“Washington and Lafayette at Valley Forge,” during the winter of 1777-78, and as noted last June 23…
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Last year at this time I was training for a four-day “hike” on the Chilkoot Trail.* (Well- and deservedly known as the “meanest 33 miles in history,” and as ilustrated at right.)
I was also getting ready – last year at this time – to canoe 440 miles down the Yukon River, in Canada.* That canoe-trip started three or four days after the hike, and took 13 days.
This year at this time I’m in training to hike 450 miles in 30 days on the Camino de Santiago, in Spain, in September.
Between last June and this June we’ve had a contentious presidential election, and an even more contentious beginning-of-the-Trump Administration. So I’ve decided to focus on some things I can actually have an impact on. (And that won’t drive me crazy trying to keep up with all the lies and counter-lies.) Things like my upcoming pilgrimage on the Camino de Santiago.
Which means that in the near future I’ll be starting a series of posts, detailing what I expect the hiking trip to be like. I’ll refer to those posts during the hike itself. Then, once the hiking trip is over, I’ll do a post-mortem, to see how close my fantasy matched with reality.
But first, here’s a look back at last year at this time. (Vis-à-vis “fantasy matching reality.”)
In “The Sweetest Place on Earth” – posted last June 23 – I noted “the difference in those who can work with others to come up with viable solutions to our problems, as opposed to those who just ‘curse the darkness.'” Which seems strangely prescient, as was this cartoon:
In that post I also noted the now-apparently-obsolete idea that “great politicians sell hope.” (An idea which now seems far more honored in the breach.) But a reminder: In this post I am trying to “focus on things I can actually have an impact on.” Which brought up the idea of “65 being the new 30,” and on my then-just-turning 65, and so being eligible for Medicare:
There’s a lot of living left to do after age 60…
Or age 65 for that matter. And a BTW: The post included a photo of Christie Brinkley, with the comment, “Now that’s turning 60!”
And speaking of reasons why it’s great to live in this country: I followed-up that June 23 post with On the Independent Voter. (Posted July 5, 2016.) Which made that a great time to bring up Independence Day:
Independence Day is a day of family celebrations [of] the American tradition of political freedom… Independence Day is a patriotic holiday for celebrating the positive aspectsof the United States… Above all, people in the United States express and give thanks for the freedom and liberties fought [for] by the first generation of many of today’s Americans. (E.A.)
Those Independent Voters – “who don’t align with either major political party” – could well have taken their cue from Ralph Waldo Emerson, who said: “Whoso would be a man, must be a nonconformist.” Which presents the biggest problem facing such “Independents:”
“One must always choose the lesser of two weevils!”
Of course it remains to be seen whether Americans chose the “lesser of two weevils” in last November’s election. But who knows? It may turn out that – like America under the Articles of Confederation – things had to get much worse before they could get much better…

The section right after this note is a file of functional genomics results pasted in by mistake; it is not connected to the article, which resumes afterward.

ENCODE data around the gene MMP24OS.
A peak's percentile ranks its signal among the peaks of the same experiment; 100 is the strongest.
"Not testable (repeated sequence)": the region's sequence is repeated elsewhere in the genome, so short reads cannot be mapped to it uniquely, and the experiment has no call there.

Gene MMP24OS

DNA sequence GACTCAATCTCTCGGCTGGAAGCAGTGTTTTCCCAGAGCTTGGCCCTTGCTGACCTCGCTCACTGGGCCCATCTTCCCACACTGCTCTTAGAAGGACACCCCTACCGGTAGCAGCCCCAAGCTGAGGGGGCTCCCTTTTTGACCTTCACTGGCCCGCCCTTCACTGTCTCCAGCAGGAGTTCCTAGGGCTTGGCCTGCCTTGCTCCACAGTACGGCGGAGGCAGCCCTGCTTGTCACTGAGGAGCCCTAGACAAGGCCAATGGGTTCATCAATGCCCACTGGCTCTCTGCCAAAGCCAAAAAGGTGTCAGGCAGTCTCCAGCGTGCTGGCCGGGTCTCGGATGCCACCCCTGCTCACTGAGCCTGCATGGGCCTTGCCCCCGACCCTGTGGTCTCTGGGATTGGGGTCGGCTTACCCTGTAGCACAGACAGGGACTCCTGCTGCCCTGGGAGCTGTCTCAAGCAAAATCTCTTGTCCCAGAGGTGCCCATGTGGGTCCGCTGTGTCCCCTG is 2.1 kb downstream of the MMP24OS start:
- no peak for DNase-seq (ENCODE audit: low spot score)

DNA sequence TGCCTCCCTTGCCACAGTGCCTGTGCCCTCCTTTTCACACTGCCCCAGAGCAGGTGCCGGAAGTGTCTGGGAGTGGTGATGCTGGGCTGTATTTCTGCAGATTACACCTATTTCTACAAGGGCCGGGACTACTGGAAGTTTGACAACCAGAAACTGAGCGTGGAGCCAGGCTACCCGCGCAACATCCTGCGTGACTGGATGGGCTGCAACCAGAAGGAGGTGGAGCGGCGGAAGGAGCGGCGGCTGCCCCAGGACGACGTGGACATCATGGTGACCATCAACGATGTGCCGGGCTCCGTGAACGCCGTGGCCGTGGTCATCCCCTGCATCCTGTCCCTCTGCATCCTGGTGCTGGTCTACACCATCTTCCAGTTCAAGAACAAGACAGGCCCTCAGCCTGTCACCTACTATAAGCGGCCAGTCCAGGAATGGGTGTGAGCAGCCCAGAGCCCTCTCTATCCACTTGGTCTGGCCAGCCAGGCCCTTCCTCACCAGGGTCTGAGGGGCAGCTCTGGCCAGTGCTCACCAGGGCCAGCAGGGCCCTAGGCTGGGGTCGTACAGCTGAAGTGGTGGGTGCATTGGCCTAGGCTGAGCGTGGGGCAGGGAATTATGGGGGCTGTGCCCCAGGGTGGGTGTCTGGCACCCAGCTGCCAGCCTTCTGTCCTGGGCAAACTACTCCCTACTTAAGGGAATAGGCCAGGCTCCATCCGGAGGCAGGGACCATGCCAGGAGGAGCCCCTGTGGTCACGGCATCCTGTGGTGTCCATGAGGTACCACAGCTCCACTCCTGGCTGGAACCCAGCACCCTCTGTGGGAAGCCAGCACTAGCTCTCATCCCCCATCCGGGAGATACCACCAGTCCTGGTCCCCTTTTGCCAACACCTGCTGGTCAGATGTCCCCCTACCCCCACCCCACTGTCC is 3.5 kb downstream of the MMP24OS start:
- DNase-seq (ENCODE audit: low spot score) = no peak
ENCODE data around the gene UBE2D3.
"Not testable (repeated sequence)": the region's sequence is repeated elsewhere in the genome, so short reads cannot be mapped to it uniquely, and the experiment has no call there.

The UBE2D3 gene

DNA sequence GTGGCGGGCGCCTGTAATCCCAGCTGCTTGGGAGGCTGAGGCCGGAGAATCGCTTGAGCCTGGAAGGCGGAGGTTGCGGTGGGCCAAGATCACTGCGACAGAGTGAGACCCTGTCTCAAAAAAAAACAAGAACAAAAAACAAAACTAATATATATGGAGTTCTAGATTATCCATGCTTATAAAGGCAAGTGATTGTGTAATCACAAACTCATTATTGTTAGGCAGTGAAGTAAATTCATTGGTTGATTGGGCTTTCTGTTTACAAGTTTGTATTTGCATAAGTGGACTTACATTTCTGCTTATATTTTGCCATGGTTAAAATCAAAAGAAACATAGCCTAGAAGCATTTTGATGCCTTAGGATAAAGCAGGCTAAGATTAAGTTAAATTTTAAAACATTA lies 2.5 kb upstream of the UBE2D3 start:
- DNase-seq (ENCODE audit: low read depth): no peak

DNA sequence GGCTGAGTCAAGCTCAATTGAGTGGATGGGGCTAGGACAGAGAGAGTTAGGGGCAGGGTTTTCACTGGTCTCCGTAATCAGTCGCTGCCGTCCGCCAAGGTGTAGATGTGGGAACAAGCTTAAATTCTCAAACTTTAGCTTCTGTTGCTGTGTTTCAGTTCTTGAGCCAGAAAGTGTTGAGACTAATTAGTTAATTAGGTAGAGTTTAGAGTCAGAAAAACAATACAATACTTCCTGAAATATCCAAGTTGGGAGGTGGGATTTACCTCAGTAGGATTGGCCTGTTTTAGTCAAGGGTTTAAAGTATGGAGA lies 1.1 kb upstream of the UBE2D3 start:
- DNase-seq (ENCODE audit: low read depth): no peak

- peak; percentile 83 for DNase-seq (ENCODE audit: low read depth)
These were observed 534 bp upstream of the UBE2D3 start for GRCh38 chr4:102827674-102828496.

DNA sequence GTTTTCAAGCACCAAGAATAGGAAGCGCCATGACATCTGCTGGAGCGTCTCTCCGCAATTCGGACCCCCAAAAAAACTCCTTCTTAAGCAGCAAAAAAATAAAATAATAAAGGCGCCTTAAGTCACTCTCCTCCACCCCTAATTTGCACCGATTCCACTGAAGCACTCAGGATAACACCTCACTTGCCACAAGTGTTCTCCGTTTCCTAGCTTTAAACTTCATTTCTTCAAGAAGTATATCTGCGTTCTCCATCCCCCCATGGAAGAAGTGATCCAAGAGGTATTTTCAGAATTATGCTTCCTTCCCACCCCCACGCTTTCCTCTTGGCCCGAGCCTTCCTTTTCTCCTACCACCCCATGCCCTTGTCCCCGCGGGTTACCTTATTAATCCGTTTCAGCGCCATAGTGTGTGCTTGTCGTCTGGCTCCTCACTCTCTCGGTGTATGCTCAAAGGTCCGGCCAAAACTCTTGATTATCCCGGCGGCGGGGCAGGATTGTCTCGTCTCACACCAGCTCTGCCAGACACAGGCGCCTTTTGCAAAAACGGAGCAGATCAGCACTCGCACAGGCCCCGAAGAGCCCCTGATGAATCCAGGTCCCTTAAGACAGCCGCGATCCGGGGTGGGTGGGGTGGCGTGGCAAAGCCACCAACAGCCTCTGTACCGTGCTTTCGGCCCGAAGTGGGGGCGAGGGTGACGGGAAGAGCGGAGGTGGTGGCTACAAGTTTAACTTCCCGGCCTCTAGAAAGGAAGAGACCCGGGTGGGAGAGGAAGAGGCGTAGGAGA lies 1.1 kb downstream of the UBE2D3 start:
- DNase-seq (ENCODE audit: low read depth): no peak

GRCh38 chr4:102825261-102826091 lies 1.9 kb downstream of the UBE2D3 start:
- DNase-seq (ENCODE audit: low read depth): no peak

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The upper image is courtesy of Valley Forge – Wikipedia.
“Note” also that an asterisk in the main text indicates a statement supported by a reference detailed further in this “notes” section. Thus as to the “hike’ on the Chilkoot Trail,” and “canoeing 440 miles ‘down’ the Yukon River, in Canada:” The image of the Chilkoot Trail is courtesy of Explore the Chilkoot Trail, and/or the National Park Service. The caption: “Looking South From False Summit, Chilkoot Trail.” As to my experience, see On the Chilkoot &^%$# Trail! – Part 1, and On the Chilkoot &^%$# Trail! – Part 2, both of which have photo-image mishaps which need to be addressed. As to the 13-day Yukon River trip, see “Naked lady on the Yukon…“
Another note: The Yukon canoe trip went from Whitehorse to Dawson City. As to the emphasized “up:” The Yukon is like the Nile in that it flows north, unlike many other rivers. Thus when paddling down the river – with the current – one is actually paddling north, and thus “up.”
The quote “things had to get worse before they could get better” is one I remembered from reading The Quartet: Orchestrating the Second American Revolution, 1783-1789, by Joseph Eilis. (Or “Words to that Effect.”) Ellis wrote about the four men who “shaped the contours of American history by diagnosing the systemic dysfunctions created by the Articles of Confederation.” (Note the emphasized phrase “systemic dysfunction.”) Another note: Ellis’ book is not to be confused with The Second American Revolution, by John W. Whitehead. That book ostensibly seeks to be a Christian “fundamentalist manifesto,” and/or to lay “the foundation and framework for fighting the tyrannical, secularist, humanistic power, which has separated our country from its Judeo-Christian base and now dominates this nation and its courts.”
The lower image is courtesy of pinterest.com. See also Master and Commander: The Far Side of the World – YouTube, Lesser of Two Evils – TV Tropes, Reader Opinion: Clinton v Trump and “the lesser of two weevils, Master and Commander: A Movie Review – Maccabee Society, and/or Master and Commander: The Far Side of the World – Wikipedia.